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Arduino controlled electromagnet
#1
As I mentioned in the general Arduino thread, I created an Arduino controlled electromagnet based on ideas posted here on this site. I haven't seen any detailed plans for such a contraption so here is a breakdown of my parts and design.

Magnet

To start with, I got the cheapest, most readily available electromagnet I could find and I found it on Amazon.com. It is called the Skylink MC-201 Electro-Magnetic Lock and it is supposed to be an extra part for Skylink's door opener kit. The magnet costs $40. I got a variable voltage power supply and tried the magnet from 3v to 12v and it gets stronger as you increase the voltage. I doubt it is strong enough to hold my weight but it is more than strong enough to keep me from undoing the magnet when using my arms to tug a rope that has a bit of friction between the magnet and myself.

Specs:
80-90 pounds holding force
24v max
24mA (According to an Amazon comment. I have not verified this.)


electromagnet.jpg thumbnail   
Magnet with mounting hardware to connect it to ropes on both sides

Company web page with link to instruction pdf:
http://www.skylinkhome.com/can/products/sdo/mc201.html

Amazon Link:
http://www.amazon.com/Skylink-MC-201-Ele...000KL2M64/

Here is the variable voltage power adapter I use. You could use one from your local store but for the lazy, here you go. Smile
http://www.amazon.com/gp/product/B000V6Y2RK

There is one gotcha with this magnet that I didn't think about when I ordered it. I had no idea what kind of connector it used. I could have just cut the connector off and soldered it to something, but at the time, I wasn't sure what I would ultimately be soldering it to. And it is nice to have a plug so I can disconnect it from whatever is controlling it.

I figured out it is a 2 wire Molex connector. The width between the pins on this connector happens to fit a breadboard perfectly so it has worked out well.


Timers

I wanted two timers for added safety, especially when not used in conjunction with a microcontroller. I got timers with vastly different interfaces so that I can't screw up and press the wrong button on both of them and be stuck for hours or days on end (!!). One is mechanical and the other has a nice digital display with a count-down function and one-minute granularity. I can set it to be on for 20 minutes and not deal with checking what time it is. The mechanical timer I set for a longer coarser period as a backup. Both timers are rated for more than enough power for our needs.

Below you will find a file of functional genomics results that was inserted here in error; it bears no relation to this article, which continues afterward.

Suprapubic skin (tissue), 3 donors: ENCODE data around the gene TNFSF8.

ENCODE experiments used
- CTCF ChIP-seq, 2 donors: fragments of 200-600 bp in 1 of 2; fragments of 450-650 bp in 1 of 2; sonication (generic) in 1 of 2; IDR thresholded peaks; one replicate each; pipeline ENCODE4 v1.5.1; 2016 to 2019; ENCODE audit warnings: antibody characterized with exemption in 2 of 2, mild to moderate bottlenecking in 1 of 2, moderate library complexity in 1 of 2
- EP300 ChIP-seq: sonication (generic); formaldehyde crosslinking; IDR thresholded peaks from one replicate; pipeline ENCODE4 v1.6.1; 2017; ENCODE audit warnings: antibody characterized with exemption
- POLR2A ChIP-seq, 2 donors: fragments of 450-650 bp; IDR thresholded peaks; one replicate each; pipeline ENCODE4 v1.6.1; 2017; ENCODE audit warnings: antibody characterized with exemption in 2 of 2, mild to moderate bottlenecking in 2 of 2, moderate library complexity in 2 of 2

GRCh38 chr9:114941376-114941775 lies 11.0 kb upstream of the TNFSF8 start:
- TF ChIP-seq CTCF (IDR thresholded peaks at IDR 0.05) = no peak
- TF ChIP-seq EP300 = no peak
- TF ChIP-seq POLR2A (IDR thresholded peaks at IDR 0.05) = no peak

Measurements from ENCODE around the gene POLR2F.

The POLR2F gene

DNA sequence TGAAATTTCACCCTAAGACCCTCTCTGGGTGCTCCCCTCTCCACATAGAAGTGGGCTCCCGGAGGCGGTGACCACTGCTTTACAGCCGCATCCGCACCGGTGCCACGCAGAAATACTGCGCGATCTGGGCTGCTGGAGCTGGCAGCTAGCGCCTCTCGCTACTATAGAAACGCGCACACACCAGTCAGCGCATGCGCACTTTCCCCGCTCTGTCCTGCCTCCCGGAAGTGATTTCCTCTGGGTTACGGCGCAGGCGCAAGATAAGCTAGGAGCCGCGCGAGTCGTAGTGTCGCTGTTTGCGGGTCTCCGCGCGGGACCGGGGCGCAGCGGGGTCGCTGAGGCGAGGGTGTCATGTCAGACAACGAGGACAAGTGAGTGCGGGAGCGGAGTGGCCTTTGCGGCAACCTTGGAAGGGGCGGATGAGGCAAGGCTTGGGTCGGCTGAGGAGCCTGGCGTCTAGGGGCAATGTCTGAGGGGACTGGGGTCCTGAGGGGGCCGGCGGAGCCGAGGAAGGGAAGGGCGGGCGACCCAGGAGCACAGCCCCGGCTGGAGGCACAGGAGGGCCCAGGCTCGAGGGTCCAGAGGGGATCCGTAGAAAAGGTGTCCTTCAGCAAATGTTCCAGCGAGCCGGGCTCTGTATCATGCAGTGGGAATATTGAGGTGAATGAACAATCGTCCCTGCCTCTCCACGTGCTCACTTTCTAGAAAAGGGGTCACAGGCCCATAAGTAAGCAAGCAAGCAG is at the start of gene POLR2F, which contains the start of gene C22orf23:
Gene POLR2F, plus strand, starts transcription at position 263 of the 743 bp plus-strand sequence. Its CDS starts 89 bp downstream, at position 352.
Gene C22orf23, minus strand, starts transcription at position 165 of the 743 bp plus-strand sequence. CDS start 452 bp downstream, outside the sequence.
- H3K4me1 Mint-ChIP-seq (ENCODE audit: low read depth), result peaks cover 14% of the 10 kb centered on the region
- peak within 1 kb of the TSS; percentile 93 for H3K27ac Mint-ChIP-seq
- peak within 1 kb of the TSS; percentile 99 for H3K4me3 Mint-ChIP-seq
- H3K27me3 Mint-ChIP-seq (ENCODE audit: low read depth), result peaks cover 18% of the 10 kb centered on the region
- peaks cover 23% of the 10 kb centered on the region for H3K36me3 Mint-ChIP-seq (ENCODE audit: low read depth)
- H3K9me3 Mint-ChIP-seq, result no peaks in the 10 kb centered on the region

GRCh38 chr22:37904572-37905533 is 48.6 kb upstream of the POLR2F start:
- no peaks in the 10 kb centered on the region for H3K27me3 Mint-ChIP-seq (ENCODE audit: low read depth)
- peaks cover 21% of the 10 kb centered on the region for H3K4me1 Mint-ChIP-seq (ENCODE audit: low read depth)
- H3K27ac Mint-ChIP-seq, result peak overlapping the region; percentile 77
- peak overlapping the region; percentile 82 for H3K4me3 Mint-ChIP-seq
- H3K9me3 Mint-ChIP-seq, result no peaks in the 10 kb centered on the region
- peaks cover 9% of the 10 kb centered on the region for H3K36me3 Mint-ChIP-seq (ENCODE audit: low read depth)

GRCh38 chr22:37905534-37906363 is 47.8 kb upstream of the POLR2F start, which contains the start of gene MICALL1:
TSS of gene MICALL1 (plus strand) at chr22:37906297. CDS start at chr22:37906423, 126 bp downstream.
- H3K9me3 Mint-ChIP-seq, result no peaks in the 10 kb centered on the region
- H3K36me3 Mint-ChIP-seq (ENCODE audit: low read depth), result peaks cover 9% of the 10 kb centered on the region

Machanical: http://www.amazon.com/gp/product/B00002N5FO
Digital: http://www.amazon.com/gp/product/B000IKQRTU

timers_and_board.jpg thumbnail   

Microcontroller

Any Arduino-compatible microcontroller would work fine. I used the Teensy USB Board because it fits on a breadboard, uses USB, and it is cheap.

board.jpg thumbnail   

My breadboard has a push switch, a 5v power supply, the Teensy board, and a relay switch on it. I built the relay board you see in the picture myself just for fun. You could buy a relay that is meant to be controlled by a microcontroller. A relay is an electrically controlled switch. The reason we need this is to flip on the high power electromagnet using a very low power microcontroller.

I bought all of my parts except for the Teensy board from SparkFun Electronics. They are great for hobbyists and have lots of tutorials, helpful comments from users/customers, and just the right parts for small projects.

My code is really simple and customized for one particular scenario. It doesn't control any other devices yet and it just turns on the relay then triggers a timer when a button is pressed. Once the slightly randomized timer is up, it turns off the relay. I am looking into creating schematics for my circuit, posting a parts list, and posting my code. That will be a separate post. Hopefully I will do some more complicated things. Microcontrollers hold so much potential. You can hook up noise sensors, vibration sensors, control vibrators, electostim, and tons of stuff I can't think of.

On thing I really want to do is put my board in a nice enclosure. It is a little bit delicate the way it is with wires poking out.
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#2
Great post Kittyfur!

I would suggest to post schematics and code here in this thread, because everything is related. I'll add a link on the Self-Bondage -> Time release page.
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